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This Year’s Droughts Are Crushing the US Cotton Industry

Neil Campbell
Neil lives in Canada and writes about society and politics.
Published: August 17, 2022
Drought has crushed the U.S. cotton industry.
An uncropped and abandoned cotton field hit by drought is seen in Apodi, Rio Grande do Norte, Brazil on June 29, 2012. (Image: YASUYOSHI CHIBA/AFP/GettyImages)

The massive and unprecedented droughts impacting not only the United States, but much of Europe, Asia, and China, are now severely impacting the U.S. cotton industry, driving prices up more than 20 percent in a month.

In an Aug. 12 Cotton: World Markets and Trade industry update by the U.S. Department of Agriculture (USDA), the agency heavily slashed future outlooks, noting that exports had dropped 1.7 million bales year over year with August stocks falling an astonishing 4 million bales below 2021’s numbers. 

The key point in the figures, they stated, was simply that stocks and export rates had crashed due to significantly decreased supply.

Of particular note in the release is that China is the largest export market and consumes a third of U.S. cotton.

The United States is the world’s top cotton exporter, dwarfing second place Australia by a factor of two.

But most concerning was the slashing of the USDA’s outlook for the 2022-2023 season.

The Department now expects exports to drop 2.5 million bales and production to drop 5 million bales, bluntly, “Because of drought, particularly in Texas which normally accounts for more than one-half of U.S. plantings.”

The production drop amounts to 28 percent and is set to be the worst harvest since 2009.

An infographic provided in the document shows that 66 percent of cotton production, including approximately half of the major crop locales, are situated in a drought area.

USDA Cotton Areas in Drought infographic. 66 percent of cotton production is seated in an area suffering from drought.
USDA Cotton Areas in Drought infographic. 66 percent of U.S. cotton production is seated in an area suffering from drought. (Image: United States Department of Agriculture)

The Administration also slashed global production 3.1 million bales on account of the impact to U.S. farmers, since the United States is the world’s top exporter.

Overall, American export outlook was slashed a staggering 15 percent from 14 million bales to 12 million bales.


Accordingly, China’s import outlook was hammered 10 percent from 10 million bales to 9 million.

As a result of the redefined outlook, cotton futures on the New York Mercantile exchange spiked almost 7 percent from their Aug. 12 close to time of writing, and are up more than 28 percent from July.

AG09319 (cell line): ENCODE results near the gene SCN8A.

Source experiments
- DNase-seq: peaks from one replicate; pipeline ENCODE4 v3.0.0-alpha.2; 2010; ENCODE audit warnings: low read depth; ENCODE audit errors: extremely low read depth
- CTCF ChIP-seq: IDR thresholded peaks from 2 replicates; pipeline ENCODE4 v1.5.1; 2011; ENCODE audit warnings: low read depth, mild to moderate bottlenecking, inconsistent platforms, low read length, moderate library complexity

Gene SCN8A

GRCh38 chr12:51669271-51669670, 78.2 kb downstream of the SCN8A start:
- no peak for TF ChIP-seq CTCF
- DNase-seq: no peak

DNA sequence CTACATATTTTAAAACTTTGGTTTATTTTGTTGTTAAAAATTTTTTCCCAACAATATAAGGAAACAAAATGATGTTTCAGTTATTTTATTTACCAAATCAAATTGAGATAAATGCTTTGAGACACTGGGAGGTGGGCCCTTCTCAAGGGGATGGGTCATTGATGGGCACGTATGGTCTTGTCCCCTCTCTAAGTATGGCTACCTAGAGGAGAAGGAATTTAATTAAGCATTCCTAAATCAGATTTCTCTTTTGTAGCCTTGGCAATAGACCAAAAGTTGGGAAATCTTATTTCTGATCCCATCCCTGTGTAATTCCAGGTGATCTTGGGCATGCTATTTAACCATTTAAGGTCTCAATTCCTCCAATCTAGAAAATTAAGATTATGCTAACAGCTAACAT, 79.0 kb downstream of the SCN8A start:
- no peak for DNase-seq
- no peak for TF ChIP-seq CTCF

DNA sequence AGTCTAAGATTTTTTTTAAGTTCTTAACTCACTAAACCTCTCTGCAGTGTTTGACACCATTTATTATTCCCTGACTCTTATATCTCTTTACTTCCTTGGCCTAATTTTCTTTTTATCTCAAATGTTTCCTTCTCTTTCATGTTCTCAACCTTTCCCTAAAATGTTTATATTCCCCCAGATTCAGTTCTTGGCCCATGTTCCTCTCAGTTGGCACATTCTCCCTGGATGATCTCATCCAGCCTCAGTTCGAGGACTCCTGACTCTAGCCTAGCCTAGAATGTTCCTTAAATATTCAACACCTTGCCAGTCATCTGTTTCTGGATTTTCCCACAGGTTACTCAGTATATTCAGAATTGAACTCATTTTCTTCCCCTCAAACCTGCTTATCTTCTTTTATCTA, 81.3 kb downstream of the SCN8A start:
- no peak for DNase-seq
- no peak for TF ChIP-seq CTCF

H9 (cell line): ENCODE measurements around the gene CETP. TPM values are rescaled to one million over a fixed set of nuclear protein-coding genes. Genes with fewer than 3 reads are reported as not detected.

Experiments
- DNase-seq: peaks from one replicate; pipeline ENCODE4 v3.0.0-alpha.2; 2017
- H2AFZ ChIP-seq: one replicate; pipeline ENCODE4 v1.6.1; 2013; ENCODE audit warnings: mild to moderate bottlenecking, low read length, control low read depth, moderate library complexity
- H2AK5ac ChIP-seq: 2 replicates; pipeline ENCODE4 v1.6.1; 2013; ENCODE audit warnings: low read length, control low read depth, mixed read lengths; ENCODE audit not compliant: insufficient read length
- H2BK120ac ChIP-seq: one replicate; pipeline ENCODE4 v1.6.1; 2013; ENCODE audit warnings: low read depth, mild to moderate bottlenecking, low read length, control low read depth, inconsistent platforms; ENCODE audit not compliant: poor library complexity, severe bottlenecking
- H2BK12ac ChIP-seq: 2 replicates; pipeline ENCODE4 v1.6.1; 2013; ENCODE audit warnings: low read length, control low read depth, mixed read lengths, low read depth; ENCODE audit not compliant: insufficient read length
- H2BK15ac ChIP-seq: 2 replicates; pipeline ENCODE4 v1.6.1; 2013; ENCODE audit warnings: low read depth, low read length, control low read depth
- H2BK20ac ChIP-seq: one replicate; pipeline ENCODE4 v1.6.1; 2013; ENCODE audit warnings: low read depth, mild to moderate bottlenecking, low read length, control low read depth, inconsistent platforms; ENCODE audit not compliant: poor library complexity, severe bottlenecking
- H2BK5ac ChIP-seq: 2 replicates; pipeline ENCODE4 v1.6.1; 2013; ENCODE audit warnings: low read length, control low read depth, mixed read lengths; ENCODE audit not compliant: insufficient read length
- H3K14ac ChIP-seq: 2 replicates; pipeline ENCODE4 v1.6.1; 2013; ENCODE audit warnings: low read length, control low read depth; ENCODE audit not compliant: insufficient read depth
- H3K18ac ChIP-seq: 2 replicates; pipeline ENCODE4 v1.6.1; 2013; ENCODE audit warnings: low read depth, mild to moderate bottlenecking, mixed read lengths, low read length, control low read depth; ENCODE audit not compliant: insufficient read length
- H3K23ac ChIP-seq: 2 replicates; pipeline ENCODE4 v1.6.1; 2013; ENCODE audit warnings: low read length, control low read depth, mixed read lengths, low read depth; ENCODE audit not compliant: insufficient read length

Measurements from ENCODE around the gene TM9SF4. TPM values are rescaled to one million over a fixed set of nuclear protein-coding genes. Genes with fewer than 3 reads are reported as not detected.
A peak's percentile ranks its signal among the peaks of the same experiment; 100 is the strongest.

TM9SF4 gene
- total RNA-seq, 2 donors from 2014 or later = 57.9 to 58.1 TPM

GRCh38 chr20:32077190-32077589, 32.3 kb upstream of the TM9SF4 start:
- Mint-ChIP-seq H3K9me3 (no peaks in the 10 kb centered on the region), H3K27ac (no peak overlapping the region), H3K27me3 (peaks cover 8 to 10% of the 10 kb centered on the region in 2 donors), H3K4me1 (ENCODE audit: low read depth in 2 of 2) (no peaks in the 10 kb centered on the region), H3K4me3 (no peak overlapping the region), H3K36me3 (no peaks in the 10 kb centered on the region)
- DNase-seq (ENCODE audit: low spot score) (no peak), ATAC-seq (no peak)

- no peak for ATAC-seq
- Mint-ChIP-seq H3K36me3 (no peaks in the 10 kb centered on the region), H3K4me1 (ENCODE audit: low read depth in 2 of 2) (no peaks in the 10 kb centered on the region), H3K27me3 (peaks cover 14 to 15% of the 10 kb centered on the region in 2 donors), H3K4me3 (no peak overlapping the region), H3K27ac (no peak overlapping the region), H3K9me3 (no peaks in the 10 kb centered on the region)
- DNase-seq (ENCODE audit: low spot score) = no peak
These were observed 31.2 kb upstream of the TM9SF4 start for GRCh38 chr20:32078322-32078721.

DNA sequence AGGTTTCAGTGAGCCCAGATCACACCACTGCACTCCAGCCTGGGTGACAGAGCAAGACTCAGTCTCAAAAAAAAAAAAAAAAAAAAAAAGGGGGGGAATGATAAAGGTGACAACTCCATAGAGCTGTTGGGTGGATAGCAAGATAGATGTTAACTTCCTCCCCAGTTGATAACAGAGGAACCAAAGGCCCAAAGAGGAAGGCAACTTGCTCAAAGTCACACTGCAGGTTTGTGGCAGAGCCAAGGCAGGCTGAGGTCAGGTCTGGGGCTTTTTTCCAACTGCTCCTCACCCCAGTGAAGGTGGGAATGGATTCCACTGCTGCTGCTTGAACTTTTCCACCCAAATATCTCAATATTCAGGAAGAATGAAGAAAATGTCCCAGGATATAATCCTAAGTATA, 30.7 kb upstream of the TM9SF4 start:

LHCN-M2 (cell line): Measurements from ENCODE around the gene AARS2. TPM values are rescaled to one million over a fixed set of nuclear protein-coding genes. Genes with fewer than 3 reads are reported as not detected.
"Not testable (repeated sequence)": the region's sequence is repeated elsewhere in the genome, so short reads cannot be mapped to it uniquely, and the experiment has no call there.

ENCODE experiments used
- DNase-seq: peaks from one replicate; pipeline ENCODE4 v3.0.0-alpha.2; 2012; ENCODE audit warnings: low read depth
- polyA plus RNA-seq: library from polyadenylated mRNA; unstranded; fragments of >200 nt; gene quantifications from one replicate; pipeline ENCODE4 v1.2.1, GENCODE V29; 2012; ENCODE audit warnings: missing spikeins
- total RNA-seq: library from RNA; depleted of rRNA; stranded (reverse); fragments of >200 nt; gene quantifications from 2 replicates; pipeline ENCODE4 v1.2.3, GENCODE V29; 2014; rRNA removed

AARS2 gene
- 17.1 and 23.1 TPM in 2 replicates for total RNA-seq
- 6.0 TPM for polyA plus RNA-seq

Jon Devine, an analyst for industry firm Cotton Inc., told Bloomberg in an Aug. 16 article that the market “has struggled to find the balance between the weakened demand environment and limited exportable supply in recent months.”

The precarious situation “makes it difficult to discern a clear direction for prices and suggests continued volatility,” he added.

Louis Barbera, Managing Partner for VLM Commodities, told the outlet that the Texas drought situation is so bad that there is “literally nothing” in fields, which are now composed merely of desert sand.

Aug. 16 reporting by Corpus Christi media outlet 3News cited a local expert as stating that the situation in the Texas cotton belt is far worse than the USDA’s numbers were letting on, forecasting a real-world 65 percent drop in production.

Michael Thompson, Gin Manager for True Co-op, told the outlet that this year, after farmers sewed their fields, “Some areas it came up. Some areas it never even came up. The seed never even did sprout, that’s how dry we were.”

A Professor from Texas A&M told 3News that 2022’s outputs were the worst they’ve been since 1986.

Same day reporting by the Wall Street Journal noted ominously, “U.S. agricultural forecasters expect drought-struck farmers to walk away from more than 40% of the 12.5 million acres they sowed with cotton and harvest the smallest area since Reconstruction.”

One Texas farmer was paraphrased by the Journal as having stated he had “given up on all but about 280 of his 5,000 acres.”

The farmer added, “Thank goodness we have federal crop insurance…It’s nothing like making a crop, but it will keep the farmers in business.”

And it’s not just the cotton industry in Texas that is hurting. An Aug. 15 article by Fox West Texas stated that the local wool industry was also severely hampered by a lack of water.

“Unfortunately, the wool industry hasn’t been faring too well. It’s kind of just maintained at that kind of mid to low range. The prices really haven’t gone up even though maybe there’s some pretty decent demand for the final products,” said Reid Redden, an Associate Professor at Texas A&M. 

Redden added, “Generally by the time all of the inflation and shipping and energy costs that come with manufacturing, ranchers don’t see an increase.” 

Just as the drought situation has led U.S. cattle ranchers to send a large number of their breeding stock to feedlots in preparation for slaughter, sheep farmers have been faced with the same tough decision as a lack of water leaves homesteads without the ability to cool or hydrate their animals.